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La Veda Loca
Posted By Alex Belth On March 24, 2011 @ 10:15 am In Actresses,Arts and Culture,Bookish,Links: Reviews,Million Dollar Movie | Comments Disabled
The original “Mildred Pierce” is one of my wife’s favorite movies. If she’s ever feeling blue, that’s a go-to flick of cherce. I have to admit, it’s so stylish-looking and so juicy and melodramatic that it is hard to resist. Now, there is a new HBO mini-series based on James M. Cain’s novel. In the New Yorker, Hilton Als, breaks it all down :
By the late thirties, when Cain began to think about writing “Mildred Pierce,” his fourth novel—his third, the underappreciated “Serenade” (1937), was another first-person account of male alienation—life was dictating a new reality. (A five-part miniseries adapted from the book, and directed by Todd Haynes, will première on HBO on March 27th.) Cain had recently befriended a woman named Kate Cummings, who did perhaps more than anyone else to urge him toward a more sympathetic and complex view of women’s need for both conventionality and freedom. Cummings, the single mother of the actress Constance Cummings, had sacrificed her own prospects as a singer to get her daughter the training and the exposure she needed to become a star. What Cain saw of Kate’s life—and the nearly selfless love with which she made Constance’s career happen—may have jump-started his imagination. After creating two antiheroines, probably inspired by Hemingway’s view of woman-as-death, Cain paid homage to his friend’s indomitable spirit. He set out to explore what one of his characters would call “the great American institution that never gets mentioned on the Fourth of July, a grass widow with two small children to support.” As he was writing, employing the third person and creating a female protagonist for the first time, Cummings stood over him, prodding him to revise whenever she felt that his perceptions of a working mother did not ring true. When “Mildred Pierce” was finally published, in 1941, Cain’s alternately stilted and full-bodied portrait of a striving woman was well received, but few reviewers noted the fact that the novel was also a study of a woman who, time after time, subjugates her own needs to those of her child.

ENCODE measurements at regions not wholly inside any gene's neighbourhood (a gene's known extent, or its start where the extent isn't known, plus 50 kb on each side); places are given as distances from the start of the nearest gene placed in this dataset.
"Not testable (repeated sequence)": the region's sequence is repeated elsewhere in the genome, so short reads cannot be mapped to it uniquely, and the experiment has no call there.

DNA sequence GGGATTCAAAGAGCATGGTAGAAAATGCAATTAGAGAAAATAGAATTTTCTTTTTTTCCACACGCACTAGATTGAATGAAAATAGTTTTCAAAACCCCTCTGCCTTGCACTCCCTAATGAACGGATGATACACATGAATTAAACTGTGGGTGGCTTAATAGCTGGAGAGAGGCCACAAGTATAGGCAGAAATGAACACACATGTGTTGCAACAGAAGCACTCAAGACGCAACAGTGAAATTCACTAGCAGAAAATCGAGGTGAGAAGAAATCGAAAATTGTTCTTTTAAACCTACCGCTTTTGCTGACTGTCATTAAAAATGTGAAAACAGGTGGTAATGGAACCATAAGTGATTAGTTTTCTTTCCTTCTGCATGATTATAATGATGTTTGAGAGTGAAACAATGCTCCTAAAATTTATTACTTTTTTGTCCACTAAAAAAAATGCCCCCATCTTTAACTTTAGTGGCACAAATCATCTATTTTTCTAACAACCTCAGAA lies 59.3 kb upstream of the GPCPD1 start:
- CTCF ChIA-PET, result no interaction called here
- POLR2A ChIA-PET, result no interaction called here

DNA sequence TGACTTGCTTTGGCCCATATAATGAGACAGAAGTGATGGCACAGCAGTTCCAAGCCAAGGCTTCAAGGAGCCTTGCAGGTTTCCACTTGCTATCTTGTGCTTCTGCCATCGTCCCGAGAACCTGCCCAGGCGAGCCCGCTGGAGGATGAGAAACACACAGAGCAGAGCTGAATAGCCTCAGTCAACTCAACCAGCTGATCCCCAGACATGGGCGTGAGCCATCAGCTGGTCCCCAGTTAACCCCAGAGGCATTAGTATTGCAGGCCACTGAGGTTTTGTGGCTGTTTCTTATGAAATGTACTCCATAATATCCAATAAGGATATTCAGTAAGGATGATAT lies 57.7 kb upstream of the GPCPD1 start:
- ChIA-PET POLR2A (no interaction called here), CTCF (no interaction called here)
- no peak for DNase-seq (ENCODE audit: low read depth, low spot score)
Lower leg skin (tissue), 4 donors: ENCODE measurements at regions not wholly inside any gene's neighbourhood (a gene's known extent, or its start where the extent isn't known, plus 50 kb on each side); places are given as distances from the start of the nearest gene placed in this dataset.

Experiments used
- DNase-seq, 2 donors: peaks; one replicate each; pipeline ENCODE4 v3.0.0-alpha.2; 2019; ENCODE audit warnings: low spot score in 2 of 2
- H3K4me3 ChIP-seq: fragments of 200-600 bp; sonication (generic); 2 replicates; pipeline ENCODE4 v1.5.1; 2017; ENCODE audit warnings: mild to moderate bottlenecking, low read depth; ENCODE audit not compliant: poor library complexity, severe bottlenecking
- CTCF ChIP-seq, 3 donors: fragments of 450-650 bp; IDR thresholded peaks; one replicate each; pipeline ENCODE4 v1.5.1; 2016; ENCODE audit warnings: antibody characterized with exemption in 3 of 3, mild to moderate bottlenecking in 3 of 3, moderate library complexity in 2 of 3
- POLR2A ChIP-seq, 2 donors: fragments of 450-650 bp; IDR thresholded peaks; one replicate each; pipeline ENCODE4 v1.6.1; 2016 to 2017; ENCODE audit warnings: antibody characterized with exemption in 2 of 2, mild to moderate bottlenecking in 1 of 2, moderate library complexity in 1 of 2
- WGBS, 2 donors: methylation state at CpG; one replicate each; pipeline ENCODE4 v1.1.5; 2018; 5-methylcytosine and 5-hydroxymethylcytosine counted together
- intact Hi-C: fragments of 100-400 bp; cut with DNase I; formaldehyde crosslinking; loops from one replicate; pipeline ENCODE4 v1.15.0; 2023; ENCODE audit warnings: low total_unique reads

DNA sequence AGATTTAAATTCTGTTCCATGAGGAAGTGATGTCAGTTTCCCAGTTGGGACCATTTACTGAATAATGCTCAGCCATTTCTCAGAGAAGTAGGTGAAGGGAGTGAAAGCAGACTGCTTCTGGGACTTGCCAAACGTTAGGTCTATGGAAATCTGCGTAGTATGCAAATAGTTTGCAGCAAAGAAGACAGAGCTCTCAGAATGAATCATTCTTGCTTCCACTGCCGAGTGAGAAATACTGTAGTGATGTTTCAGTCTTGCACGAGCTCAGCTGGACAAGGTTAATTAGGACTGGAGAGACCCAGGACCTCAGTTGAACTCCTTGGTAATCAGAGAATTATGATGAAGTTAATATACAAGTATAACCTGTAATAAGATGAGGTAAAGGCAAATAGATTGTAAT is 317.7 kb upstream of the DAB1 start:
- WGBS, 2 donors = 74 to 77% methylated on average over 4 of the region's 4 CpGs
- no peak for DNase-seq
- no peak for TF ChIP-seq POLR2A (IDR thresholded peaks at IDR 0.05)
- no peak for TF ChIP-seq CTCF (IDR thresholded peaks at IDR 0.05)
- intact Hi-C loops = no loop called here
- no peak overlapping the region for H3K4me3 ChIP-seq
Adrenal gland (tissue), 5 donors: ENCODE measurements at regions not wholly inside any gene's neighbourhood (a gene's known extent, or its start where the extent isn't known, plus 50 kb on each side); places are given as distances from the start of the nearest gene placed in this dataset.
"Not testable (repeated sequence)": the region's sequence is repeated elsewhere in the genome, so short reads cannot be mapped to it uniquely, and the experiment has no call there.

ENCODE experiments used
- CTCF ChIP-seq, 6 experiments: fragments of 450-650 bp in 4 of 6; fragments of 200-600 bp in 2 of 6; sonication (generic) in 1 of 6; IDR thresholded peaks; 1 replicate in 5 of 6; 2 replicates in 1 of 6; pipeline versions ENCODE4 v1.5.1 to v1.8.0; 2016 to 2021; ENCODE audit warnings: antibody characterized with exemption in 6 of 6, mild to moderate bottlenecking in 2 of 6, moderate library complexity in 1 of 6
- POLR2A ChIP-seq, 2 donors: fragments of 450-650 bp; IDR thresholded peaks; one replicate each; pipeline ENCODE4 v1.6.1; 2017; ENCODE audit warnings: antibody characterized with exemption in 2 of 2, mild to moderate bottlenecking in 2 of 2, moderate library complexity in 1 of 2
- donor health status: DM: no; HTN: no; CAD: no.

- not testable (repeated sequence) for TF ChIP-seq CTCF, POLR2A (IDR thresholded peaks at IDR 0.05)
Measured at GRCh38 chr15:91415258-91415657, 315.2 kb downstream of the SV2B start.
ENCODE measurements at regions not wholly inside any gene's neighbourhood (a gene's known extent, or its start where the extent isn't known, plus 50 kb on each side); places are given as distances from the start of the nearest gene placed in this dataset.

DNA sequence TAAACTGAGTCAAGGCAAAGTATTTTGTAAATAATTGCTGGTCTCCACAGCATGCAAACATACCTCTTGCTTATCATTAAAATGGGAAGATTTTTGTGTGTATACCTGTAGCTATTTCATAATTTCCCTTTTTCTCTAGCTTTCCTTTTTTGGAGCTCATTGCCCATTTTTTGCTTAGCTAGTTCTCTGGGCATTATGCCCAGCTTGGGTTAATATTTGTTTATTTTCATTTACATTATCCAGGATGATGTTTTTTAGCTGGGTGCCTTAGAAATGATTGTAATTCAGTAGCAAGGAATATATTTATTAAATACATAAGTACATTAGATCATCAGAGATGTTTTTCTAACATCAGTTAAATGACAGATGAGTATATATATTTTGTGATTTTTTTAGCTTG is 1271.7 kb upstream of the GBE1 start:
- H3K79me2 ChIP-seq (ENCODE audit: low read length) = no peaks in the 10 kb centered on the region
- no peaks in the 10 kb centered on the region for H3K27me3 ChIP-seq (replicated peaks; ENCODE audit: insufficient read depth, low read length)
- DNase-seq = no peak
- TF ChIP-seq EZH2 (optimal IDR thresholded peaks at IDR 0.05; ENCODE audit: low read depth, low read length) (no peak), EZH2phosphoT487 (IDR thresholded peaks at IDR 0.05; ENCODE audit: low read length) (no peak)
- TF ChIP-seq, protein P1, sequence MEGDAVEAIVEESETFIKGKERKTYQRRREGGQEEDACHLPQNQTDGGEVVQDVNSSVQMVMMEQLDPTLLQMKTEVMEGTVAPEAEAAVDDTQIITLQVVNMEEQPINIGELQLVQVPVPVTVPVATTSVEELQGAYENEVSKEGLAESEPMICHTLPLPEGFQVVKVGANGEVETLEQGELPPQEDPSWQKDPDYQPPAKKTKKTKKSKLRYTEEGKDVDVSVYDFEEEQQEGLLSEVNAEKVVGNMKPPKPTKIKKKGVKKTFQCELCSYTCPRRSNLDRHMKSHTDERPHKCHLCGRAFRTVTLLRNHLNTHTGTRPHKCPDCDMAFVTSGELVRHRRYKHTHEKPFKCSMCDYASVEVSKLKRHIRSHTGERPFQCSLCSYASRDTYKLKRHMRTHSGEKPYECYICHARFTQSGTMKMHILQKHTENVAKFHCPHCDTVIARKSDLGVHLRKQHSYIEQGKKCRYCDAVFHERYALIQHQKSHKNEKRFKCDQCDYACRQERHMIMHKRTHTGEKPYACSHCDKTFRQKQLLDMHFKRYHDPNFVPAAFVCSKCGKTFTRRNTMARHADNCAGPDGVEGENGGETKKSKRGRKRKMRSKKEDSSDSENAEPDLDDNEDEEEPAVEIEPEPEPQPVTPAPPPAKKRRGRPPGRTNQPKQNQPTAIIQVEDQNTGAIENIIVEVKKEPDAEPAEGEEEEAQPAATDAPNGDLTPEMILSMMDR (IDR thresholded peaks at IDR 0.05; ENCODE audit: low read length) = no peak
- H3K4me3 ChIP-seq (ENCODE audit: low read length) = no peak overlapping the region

I’m curious to see the HBO show but it’s not likely to replace the original in my heart.
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 In the New Yorker, Hilton Als, breaks it all down: http://www.newyorker.com/arts/critics/atlarge/2011/03/28/110328crat_atlarge_als
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